ACLU Hails Swift Court Action in Voiding Maryland's Criminal Ban on "Unnatural
American Civil Liberties Union, October 19, 1998
FOR IMMEDIATE RELEASE
BALTIMORE—In a legal and political triumph for lesbians and gay men,
a Maryland court has voided a decades-old law criminalizing same-partner oral sex.
The surprise ruling came virtually at the outset of a class-action lawsuit filed in
February by the American Civil Liberties Union of Maryland and the ACLU's National Lesbian
and Gay Rights Project.
"In battles over civil rights, same-sex marriage, and hate crimes, our opponents
have invoked laws like Maryland's to say we are not entitled to equal treatment,"
said Matthew Coles, Director of the ACLU's Lesbian and Gay Rights Project. "They can
no longer justify opposition to lesbian and gay rights by saying that we are criminals
once these laws are struck from the books."
In a decision issued late Friday, Circuit Court Judge Richard T. Rombro held that the
Equal Protection Clause of the US Constitution would be violated "if acts, considered
not criminal when committed by a heterosexual couple, could be prosecuted when practiced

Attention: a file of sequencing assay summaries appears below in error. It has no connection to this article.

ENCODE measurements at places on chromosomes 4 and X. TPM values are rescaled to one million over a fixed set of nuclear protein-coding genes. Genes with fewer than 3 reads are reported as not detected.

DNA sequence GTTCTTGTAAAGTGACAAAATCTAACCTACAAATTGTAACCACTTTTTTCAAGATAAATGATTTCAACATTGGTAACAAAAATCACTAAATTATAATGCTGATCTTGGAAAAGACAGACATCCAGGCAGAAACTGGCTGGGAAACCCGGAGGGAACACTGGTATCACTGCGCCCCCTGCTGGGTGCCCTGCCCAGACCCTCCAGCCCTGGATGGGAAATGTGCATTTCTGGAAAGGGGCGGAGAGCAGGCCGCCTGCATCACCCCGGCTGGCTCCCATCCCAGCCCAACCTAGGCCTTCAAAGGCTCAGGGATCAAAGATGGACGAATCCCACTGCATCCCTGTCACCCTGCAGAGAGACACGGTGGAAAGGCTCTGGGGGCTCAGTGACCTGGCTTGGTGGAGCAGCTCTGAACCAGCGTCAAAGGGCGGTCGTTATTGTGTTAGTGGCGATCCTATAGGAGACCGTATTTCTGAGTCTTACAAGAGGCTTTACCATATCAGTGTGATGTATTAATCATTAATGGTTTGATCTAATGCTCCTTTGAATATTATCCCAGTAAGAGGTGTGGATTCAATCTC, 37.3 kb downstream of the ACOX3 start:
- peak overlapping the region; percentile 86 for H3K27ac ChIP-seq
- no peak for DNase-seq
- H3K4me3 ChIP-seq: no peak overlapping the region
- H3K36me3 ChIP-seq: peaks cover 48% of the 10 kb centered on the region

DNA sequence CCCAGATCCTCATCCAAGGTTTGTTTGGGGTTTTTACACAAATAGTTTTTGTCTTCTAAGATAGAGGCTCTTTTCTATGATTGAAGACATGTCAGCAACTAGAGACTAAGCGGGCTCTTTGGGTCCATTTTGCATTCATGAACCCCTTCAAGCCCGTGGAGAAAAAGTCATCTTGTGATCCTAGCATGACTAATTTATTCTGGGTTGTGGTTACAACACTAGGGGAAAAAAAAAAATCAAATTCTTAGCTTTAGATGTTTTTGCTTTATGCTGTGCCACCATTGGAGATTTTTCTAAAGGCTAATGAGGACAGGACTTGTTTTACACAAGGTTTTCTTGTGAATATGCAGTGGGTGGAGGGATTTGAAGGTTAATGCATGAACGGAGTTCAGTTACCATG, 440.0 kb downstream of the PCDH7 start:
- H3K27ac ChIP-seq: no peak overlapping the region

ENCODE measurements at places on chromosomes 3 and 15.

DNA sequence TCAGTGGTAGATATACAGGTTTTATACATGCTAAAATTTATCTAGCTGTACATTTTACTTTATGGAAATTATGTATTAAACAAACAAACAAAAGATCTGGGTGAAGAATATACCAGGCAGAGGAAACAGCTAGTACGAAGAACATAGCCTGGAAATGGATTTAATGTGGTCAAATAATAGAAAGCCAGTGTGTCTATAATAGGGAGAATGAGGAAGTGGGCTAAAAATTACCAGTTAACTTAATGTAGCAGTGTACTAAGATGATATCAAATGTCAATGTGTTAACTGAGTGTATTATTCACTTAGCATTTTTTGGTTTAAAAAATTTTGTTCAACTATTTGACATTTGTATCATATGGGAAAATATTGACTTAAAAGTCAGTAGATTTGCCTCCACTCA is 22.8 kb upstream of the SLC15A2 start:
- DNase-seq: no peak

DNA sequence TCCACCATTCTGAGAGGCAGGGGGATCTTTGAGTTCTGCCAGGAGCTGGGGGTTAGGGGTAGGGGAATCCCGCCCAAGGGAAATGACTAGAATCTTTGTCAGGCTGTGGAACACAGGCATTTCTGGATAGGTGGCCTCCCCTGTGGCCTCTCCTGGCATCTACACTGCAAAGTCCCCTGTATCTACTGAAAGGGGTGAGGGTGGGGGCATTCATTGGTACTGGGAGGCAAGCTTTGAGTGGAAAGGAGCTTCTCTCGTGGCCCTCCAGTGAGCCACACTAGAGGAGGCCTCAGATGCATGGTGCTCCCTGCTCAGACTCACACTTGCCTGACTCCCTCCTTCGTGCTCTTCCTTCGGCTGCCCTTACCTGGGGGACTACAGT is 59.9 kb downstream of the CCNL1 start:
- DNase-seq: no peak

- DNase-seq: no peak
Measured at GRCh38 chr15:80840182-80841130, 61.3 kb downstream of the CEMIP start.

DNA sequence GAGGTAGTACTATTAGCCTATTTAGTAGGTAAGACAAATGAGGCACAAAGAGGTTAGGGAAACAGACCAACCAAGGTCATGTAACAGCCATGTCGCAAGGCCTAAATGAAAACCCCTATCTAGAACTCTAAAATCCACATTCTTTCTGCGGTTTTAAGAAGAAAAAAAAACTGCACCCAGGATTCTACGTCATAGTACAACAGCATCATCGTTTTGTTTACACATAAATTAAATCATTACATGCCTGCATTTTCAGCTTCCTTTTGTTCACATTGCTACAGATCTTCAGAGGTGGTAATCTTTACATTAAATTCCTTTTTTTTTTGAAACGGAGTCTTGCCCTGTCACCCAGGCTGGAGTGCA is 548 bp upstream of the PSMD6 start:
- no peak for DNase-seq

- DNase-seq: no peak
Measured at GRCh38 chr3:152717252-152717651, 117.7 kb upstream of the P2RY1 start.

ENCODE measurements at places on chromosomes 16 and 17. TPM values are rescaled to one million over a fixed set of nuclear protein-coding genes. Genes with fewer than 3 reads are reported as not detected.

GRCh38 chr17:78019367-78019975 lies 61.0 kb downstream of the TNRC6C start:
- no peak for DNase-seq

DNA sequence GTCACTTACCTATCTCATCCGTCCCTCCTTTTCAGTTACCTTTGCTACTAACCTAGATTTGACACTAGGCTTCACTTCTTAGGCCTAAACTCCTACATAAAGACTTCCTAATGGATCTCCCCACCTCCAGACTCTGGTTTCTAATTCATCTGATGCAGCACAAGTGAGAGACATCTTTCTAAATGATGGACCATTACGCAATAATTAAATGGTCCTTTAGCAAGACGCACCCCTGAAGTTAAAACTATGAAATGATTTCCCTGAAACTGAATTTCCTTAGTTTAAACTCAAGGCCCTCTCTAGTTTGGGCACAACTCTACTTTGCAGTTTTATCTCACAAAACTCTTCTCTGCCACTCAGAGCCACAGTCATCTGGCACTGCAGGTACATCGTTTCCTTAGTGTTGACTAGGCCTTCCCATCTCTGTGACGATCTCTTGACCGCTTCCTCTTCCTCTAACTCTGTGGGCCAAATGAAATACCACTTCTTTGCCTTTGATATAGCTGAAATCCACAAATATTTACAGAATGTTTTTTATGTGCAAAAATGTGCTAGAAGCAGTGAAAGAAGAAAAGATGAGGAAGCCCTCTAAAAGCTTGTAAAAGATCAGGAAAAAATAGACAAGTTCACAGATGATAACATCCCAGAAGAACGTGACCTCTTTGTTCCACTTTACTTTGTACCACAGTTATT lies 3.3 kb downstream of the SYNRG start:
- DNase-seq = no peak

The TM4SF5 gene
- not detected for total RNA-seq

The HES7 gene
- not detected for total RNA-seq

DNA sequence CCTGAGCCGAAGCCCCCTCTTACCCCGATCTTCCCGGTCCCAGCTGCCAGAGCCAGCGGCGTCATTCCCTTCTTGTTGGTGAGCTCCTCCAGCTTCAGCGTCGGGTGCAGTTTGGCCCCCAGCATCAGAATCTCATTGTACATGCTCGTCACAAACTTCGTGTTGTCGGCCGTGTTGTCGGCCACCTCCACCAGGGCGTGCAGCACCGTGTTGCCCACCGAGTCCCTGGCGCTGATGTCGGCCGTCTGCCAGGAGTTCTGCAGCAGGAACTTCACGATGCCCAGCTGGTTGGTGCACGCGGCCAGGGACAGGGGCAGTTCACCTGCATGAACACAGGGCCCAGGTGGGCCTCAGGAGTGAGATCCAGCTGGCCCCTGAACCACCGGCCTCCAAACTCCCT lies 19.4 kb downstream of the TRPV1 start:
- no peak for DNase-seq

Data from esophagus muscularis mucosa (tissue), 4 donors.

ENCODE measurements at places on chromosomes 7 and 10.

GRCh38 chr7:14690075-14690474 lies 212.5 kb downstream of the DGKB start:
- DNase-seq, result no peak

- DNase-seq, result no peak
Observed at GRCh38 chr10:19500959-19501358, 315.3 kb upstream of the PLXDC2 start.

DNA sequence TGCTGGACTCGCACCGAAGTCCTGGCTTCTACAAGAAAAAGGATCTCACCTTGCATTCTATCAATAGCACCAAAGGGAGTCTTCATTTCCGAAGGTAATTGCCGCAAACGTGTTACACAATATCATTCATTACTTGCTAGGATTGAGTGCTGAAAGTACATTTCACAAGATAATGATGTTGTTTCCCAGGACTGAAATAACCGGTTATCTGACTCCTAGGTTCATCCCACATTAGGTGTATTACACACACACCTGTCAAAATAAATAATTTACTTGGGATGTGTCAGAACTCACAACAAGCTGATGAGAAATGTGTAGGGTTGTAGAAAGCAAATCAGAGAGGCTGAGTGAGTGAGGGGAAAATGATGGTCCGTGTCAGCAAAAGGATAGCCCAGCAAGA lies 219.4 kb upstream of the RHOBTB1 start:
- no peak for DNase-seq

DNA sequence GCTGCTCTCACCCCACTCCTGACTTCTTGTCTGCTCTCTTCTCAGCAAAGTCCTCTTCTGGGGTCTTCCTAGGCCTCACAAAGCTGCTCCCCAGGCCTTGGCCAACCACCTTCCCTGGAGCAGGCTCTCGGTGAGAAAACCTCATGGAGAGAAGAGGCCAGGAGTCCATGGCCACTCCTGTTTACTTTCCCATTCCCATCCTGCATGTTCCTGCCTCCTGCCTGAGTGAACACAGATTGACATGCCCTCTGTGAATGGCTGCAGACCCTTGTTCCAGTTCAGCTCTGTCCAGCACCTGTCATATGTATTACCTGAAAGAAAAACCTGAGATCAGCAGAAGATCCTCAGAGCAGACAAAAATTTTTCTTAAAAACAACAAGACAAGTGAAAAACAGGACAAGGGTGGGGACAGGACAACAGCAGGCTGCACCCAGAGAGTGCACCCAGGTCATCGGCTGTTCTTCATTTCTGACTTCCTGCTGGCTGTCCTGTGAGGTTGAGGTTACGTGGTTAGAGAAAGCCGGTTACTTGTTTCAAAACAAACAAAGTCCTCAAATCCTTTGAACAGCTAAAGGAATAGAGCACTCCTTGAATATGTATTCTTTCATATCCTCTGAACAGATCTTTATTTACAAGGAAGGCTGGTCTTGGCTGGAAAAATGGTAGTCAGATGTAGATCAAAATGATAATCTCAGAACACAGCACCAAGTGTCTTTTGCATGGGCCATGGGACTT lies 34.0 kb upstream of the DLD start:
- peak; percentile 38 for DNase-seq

by a homosexual couple." Rombro then interpreted the statute not to apply to any form
of private, consensual, non-commercial sex.
The law, which dated back to 1916, made it a felony for lesbians and gay men to engage
in oral sex and attached penalties of up to $1,000 or 10 years in prison.
"This case was about securing basic civil liberties," said Michael Adams,
lead lawyer in the case for the ACLU's Lesbian and Gay Rights Project. "Laws
criminalizing sexual intimacy have left lesbians and gay men vulnerable to job
discrimination and open to unfair attacks in child custody cases."
The ACLU brought the case on behalf of five men and women who represent a broad class
of Maryland individuals who are negatively impacted by the state's law. Based on today's
ruling, the ACLU will now seek to certify the case as a class-action suit on behalf of all
"After today, everybody will be treated the same under laws concerning intimate
sexual activity in our state," said Dwight Sullivan, lead attorney in the case for
the ACLU of Maryland. "For the gay and lesbian people of Maryland, a dark cloud has
Laws criminalizing sexual intimacy, including sodomy, were once on the books in all 50
states, but many have been repealed or struck down by the courts as unconstitutional. Most
recently, the Montana Supreme Court voided its same-sex sodomy law last July, concluding
that the government has no place in the private bedrooms of consenting adults.
Sodomy and oral sex laws remain on the books today in 20 states, 15 of which target
intimate activities for both gay and heterosexual couples.
An updated list of state sodomy statutes can be found at: http://www.aclu.org/issues/gay/sodomy.html
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